Dr. Trochimczyk joined the PAHA Board as Editor of PAHA Newsletter in 2009 and has redesigned and expanded the newsletter to include a variety of short articles about the Polish American experience, including features on personal immigration histories, Polonia organizations, anniversary celebrations, new or forthcoming books, and other items of interest to the organization. The newsletter is illustrated and well designed.  In 2012, in order to provide a more efficient and faster communications resource to the organization, Dr. Trochimczyk created  a blog called PAHANews.blogspot.com, which to date has 38 posts that include information about PAHA awards, program deadlines, and reprints of selected general interest stories from the PAHA Newsletter. The blog has had over 13,700 views and has become an important venue for publicizing the activities of the organization. She has also contributed to the expansion of the PAHA Facebook page and is one of its co-facilitators, making frequent posts and comments. The Facebook page has over 1950 readers. In 2014, Dr. Trochimczyk redesigned PAHA's print publicity materials (a trifold flyer and a postcard) that used artwork by Julian Stanczak, PAHA's Creative Arts Prize winner.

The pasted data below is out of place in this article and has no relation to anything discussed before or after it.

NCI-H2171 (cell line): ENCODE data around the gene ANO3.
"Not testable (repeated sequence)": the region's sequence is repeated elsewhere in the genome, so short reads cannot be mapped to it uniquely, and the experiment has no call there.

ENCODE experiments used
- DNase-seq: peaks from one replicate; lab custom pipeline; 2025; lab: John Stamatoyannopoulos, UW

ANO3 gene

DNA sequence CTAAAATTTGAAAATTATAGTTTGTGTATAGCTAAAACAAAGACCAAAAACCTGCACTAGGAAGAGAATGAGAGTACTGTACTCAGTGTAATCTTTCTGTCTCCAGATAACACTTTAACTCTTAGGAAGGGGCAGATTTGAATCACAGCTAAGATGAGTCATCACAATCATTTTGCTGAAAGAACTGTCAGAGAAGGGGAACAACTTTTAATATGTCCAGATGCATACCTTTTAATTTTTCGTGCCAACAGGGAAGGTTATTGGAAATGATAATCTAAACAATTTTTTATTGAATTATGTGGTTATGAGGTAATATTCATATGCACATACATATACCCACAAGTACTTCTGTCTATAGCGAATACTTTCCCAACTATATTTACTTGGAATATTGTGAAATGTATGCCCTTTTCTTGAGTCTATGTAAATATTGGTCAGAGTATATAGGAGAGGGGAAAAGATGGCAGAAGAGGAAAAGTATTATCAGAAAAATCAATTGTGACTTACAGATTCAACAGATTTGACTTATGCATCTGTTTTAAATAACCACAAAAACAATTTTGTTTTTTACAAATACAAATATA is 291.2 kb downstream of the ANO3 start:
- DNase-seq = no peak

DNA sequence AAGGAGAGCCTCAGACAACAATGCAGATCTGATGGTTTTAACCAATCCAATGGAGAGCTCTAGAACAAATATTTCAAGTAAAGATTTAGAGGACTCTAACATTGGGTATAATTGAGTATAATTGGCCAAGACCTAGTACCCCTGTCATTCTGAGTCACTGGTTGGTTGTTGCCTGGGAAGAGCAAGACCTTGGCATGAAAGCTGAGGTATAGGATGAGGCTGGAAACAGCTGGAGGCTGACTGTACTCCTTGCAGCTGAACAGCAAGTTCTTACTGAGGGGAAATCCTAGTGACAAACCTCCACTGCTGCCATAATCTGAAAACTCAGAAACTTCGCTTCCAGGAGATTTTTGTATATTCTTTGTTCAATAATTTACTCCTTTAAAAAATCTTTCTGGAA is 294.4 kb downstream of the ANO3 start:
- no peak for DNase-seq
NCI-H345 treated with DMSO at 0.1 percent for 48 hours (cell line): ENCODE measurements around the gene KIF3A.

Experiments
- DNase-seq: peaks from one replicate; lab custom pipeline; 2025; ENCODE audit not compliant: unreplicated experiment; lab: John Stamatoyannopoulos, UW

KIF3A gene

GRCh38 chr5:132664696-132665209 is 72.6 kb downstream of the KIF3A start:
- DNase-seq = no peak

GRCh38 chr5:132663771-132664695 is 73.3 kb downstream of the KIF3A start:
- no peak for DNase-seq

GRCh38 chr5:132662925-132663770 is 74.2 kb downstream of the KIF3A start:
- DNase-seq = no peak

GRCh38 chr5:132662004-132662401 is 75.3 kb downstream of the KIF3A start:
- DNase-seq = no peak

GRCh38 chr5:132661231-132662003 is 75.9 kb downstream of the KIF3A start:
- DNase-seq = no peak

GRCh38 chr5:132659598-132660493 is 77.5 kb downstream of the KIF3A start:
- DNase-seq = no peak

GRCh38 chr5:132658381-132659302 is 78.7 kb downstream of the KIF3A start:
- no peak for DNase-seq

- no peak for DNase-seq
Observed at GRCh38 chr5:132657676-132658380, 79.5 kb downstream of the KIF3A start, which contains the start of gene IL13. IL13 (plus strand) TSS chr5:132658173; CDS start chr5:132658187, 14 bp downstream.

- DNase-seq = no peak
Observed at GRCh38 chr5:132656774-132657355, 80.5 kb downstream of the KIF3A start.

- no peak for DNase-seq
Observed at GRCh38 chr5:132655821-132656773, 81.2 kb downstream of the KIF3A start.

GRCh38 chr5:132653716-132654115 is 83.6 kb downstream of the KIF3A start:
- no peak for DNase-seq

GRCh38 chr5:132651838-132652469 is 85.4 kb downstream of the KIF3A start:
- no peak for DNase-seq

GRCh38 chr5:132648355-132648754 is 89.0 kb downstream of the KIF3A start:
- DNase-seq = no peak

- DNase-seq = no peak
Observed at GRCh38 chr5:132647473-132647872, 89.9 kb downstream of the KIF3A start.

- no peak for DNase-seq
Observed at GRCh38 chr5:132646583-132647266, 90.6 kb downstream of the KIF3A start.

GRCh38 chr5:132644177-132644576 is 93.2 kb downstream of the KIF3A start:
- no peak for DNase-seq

Photo by Scott Whittle